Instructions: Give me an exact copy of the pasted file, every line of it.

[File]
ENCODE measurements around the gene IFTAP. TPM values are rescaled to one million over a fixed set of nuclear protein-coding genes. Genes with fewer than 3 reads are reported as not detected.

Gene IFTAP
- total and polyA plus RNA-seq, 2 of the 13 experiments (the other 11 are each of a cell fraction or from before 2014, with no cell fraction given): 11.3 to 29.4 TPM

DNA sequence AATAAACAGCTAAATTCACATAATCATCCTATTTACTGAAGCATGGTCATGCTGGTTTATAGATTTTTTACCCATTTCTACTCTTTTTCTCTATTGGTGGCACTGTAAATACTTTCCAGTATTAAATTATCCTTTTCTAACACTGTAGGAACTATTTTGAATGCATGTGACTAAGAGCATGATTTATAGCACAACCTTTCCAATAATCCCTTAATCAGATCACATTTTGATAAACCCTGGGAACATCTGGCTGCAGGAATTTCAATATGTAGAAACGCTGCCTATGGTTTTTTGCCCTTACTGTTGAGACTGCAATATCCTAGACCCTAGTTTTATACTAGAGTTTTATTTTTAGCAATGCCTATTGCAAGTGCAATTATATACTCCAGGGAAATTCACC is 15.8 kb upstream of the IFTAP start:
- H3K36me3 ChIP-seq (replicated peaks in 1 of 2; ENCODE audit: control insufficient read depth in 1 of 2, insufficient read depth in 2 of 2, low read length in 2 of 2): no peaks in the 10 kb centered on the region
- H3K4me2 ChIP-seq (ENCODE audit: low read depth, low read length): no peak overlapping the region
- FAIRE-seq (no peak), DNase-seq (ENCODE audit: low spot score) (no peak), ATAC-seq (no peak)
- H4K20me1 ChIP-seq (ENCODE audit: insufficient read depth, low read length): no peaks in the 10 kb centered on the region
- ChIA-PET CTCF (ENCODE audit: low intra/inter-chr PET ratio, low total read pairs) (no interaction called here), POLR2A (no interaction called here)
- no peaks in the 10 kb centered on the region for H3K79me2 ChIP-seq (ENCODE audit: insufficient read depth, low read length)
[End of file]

ENCODE measurements around the gene IFTAP. TPM values are rescaled to one million over a fixed set of nuclear protein-coding genes. Genes with fewer than 3 reads are reported as not detected.

Gene IFTAP
- total and polyA plus RNA-seq, 2 of the 13 experiments (the other 11 are each of a cell fraction or from before 2014, with no cell fraction given): 11.3 to 29.4 TPM

DNA sequence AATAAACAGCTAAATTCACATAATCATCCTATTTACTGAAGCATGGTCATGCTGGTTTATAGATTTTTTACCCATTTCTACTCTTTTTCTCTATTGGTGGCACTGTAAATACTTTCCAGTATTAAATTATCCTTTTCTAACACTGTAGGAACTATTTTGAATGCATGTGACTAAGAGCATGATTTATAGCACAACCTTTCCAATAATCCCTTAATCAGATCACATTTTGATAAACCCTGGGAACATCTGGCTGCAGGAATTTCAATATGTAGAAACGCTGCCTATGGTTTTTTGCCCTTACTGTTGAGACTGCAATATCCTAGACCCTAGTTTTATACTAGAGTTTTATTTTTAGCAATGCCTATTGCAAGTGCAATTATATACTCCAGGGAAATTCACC is 15.8 kb upstream of the IFTAP start:
- H3K36me3 ChIP-seq (replicated peaks in 1 of 2; ENCODE audit: control insufficient read depth in 1 of 2, insufficient read depth in 2 of 2, low read length in 2 of 2): no peaks in the 10 kb centered on the region
- H3K4me2 ChIP-seq (ENCODE audit: low read depth, low read length): no peak overlapping the region
- FAIRE-seq (no peak), DNase-seq (ENCODE audit: low spot score) (no peak), ATAC-seq (no peak)
- H4K20me1 ChIP-seq (ENCODE audit: insufficient read depth, low read length): no peaks in the 10 kb centered on the region
- ChIA-PET CTCF (ENCODE audit: low intra/inter-chr PET ratio, low total read pairs) (no interaction called here), POLR2A (no interaction called here)
- no peaks in the 10 kb centered on the region for H3K79me2 ChIP-seq (ENCODE audit: insufficient read depth, low read length)